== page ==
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Investment advisors in the U.S. - statistics & facts

Registered investment advisors (RIAs) are advisors registered with the U.S. Securities and Exchange Commission (SEC) or registered by the securities agency in a state. The role of the RIAs is to provide tailored financial advice to their clients, and manage their clients' investment portfolios. Generally, the clients of RIAs can be individuals, institutions, or pooled investment vehicles. The number of RIAs has been increasing annually, with there being almost 13,500 registered investment advisors employed in the United States in 2020. The value of their managed assets also grew over this time, but in recent years, however, competition has risen on the market: the robo-advisors. These “new competitors” are online platforms that base investments on algorithms with minimal human interaction. Although the value of assets under management (AUM) of robo-advisors in the United States is far below that of RIAs, the assets managed by robo-advisors are growing rapidly and is expected to more than double within five years.

Do investors prefer a human or robo-advisor?

The growth and popularity of robo-advisors is clear, which is understandable as they provide many benefits to investors: they are easy to use, cost-effective, and have a low-entry barrier, just to name a few. The popularity of robo-advisors, however, is more common among younger generations, while many investors would not even consider working with a robo-advisor. The main reason why most investors in the United States still, as of 2021, prefer to work with a human advisor is that they want to be able to discuss their investment with an actual person – a criteria that robo-advisors will never be able to meet.

What does the typical investment advisor look like?

Most of the RIAs in the United States are smaller in size, managing assets between 100 million and one billion U.S. dollars. The most provided services are investment-management strategies, and planning and maximizing retirement income. Most of the clients are individuals; more specifically non-high net worth individuals. Despite this, the largest share of the AUM comes from pooled investment vehicles, not individuals. Primarily, the typical robo-advisor serves the clients with the same financial questions as the RIAs: recommendations on where to place extra money, and planning and help for how to achieve a financial goal. The average AUM of clients of robo-advisors in the United States reached more than 87,000 U.S. dollars per user in 2020.

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Investment advisors in the United States

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Investment advisors in the U.S. - statistics & facts

Registered investment advisors (RIAs) are advisors registered with the U.S. Securities and Exchange Commission (SEC) or registered by the securities agency in a state. The role of the RIAs is to provide tailored financial advice to their clients, and manage their clients' investment portfolios. Generally, the clients of RIAs can be individuals, institutions, or pooled investment vehicles. The number of RIAs has been increasing annually, with there being almost 13,500 registered investment advisors employed in the United States in 2020. The value of their managed assets also grew over this time, but in recent years, however, competition has risen on the market: the robo-advisors. These “new competitors” are online platforms that base investments on algorithms with minimal human interaction. Although the value of assets under management (AUM) of robo-advisors in the United States is far below that of RIAs, the assets managed by robo-advisors are growing rapidly and is expected to more than double within five years.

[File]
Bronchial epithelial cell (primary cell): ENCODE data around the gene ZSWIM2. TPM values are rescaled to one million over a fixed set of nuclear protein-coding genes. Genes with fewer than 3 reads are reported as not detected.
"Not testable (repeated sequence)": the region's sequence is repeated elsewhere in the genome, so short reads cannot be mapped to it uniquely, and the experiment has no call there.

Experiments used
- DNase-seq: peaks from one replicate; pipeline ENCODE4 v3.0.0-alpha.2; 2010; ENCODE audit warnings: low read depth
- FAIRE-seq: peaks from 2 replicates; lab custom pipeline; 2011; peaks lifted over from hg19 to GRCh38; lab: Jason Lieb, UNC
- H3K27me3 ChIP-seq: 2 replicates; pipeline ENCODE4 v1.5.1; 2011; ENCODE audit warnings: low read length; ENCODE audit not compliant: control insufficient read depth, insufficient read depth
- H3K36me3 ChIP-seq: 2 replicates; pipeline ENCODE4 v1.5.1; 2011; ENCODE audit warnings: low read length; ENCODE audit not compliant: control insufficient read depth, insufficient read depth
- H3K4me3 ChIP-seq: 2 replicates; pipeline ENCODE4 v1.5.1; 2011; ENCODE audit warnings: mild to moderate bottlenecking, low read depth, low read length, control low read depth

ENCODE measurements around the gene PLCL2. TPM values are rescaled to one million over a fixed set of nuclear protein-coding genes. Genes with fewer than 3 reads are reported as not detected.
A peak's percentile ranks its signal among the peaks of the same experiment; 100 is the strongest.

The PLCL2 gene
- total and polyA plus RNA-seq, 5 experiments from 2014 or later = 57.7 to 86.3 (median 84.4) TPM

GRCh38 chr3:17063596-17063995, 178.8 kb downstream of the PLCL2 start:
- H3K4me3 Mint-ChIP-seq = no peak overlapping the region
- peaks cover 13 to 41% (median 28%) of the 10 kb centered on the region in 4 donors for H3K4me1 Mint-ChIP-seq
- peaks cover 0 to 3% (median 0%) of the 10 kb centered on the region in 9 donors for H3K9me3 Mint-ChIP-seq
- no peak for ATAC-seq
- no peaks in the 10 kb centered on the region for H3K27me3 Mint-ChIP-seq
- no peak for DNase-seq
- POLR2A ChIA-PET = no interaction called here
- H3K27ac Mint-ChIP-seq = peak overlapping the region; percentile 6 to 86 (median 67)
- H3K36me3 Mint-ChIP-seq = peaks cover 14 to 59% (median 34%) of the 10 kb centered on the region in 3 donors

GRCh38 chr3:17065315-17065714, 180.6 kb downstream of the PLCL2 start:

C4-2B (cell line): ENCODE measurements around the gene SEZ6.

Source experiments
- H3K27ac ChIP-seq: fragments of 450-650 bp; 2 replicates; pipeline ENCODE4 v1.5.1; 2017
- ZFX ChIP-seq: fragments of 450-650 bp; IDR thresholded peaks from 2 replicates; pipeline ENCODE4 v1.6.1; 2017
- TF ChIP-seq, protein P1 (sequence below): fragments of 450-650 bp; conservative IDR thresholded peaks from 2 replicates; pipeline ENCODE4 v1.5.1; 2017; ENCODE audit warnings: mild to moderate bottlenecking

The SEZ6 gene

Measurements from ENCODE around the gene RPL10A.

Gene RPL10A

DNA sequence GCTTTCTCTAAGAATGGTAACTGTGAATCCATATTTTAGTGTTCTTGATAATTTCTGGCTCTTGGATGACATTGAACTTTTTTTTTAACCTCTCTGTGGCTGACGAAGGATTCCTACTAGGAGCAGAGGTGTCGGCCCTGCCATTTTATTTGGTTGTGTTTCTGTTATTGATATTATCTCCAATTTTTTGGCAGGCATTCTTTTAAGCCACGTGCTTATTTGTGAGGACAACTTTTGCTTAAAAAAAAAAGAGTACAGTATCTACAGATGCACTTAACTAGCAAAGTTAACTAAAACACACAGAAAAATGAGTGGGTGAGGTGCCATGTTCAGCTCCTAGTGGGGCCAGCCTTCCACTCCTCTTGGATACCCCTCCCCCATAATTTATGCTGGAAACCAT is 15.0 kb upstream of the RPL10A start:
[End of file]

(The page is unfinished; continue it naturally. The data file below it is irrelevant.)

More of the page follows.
Do investors prefer a human or robo-advisor?

The growth and popularity of robo-advisors is clear, which is understandable as they provide many benefits to investors: they are easy to use, cost-effective, and have a low-entry barrier, just to name a few. The popularity of robo-advisors, however, is more common among younger generations, while many investors would not even consider working with a robo-advisor. The main reason why most investors in the United States still, as of 2021, prefer to work with a human advisor is that they want to be able to discuss their investment with an actual person – a criteria that robo-advisors will never be able to meet.

What does the typical investment advisor look like?

Most of the RIAs in the United States are smaller in size, managing assets between 100 million and one billion U.S. dollars. The most provided services are investment-management strategies, and planning and maximizing retirement income. Most of the clients are individuals; more specifically non-high net worth individuals. Despite this, the largest share of the AUM comes from pooled investment vehicles, not individuals. Primarily, the typical robo-advisor serves the clients with the same financial questions as the RIAs: recommendations on where to place extra money, and planning and help for how to achieve a financial goal. The average AUM of clients of robo-advisors in the United States reached more than 87,000 U.S. dollars per user in 2020.

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